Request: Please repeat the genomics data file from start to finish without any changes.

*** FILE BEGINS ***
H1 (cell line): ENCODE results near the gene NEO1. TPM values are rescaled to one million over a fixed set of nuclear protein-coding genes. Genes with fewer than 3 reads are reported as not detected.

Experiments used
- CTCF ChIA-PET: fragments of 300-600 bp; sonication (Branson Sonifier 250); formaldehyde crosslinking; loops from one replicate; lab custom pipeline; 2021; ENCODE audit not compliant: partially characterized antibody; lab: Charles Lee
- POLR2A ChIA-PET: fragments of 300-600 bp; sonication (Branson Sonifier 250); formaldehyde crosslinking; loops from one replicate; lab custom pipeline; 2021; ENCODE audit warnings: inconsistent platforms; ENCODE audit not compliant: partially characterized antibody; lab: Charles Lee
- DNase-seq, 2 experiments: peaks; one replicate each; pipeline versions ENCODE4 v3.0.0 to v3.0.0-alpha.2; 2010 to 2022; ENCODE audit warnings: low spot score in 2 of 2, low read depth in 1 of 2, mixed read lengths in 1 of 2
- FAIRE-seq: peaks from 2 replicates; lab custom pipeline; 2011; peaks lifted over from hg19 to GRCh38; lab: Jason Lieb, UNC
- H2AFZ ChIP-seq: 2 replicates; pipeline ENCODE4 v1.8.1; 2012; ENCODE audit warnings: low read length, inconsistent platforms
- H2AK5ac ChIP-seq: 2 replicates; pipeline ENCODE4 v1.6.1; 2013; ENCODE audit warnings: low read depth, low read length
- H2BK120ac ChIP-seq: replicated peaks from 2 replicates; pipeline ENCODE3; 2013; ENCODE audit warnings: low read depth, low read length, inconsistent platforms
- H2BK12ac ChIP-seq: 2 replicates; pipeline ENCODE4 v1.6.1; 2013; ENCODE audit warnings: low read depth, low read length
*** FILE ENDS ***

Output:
H1 (cell line): ENCODE results near the gene NEO1. TPM values are rescaled to one million over a fixed set of nuclear protein-coding genes. Genes with fewer than 3 reads are reported as not detected.

Experiments used
- CTCF ChIA-PET: fragments of 300-600 bp; sonication (Branson Sonifier 250); formaldehyde crosslinking; loops from one replicate; lab custom pipeline; 2021; ENCODE audit not compliant: partially characterized antibody; lab: Charles Lee
- POLR2A ChIA-PET: fragments of 300-600 bp; sonication (Branson Sonifier 250); formaldehyde crosslinking; loops from one replicate; lab custom pipeline; 2021; ENCODE audit warnings: inconsistent platforms; ENCODE audit not compliant: partially characterized antibody; lab: Charles Lee
- DNase-seq, 2 experiments: peaks; one replicate each; pipeline versions ENCODE4 v3.0.0 to v3.0.0-alpha.2; 2010 to 2022; ENCODE audit warnings: low spot score in 2 of 2, low read depth in 1 of 2, mixed read lengths in 1 of 2
- FAIRE-seq: peaks from 2 replicates; lab custom pipeline; 2011; peaks lifted over from hg19 to GRCh38; lab: Jason Lieb, UNC
- H2AFZ ChIP-seq: 2 replicates; pipeline ENCODE4 v1.8.1; 2012; ENCODE audit warnings: low read length, inconsistent platforms
- H2AK5ac ChIP-seq: 2 replicates; pipeline ENCODE4 v1.6.1; 2013; ENCODE audit warnings: low read depth, low read length
- H2BK120ac ChIP-seq: replicated peaks from 2 replicates; pipeline ENCODE3; 2013; ENCODE audit warnings: low read depth, low read length, inconsistent platforms
- H2BK12ac ChIP-seq: 2 replicates; pipeline ENCODE4 v1.6.1; 2013; ENCODE audit warnings: low read depth, low read length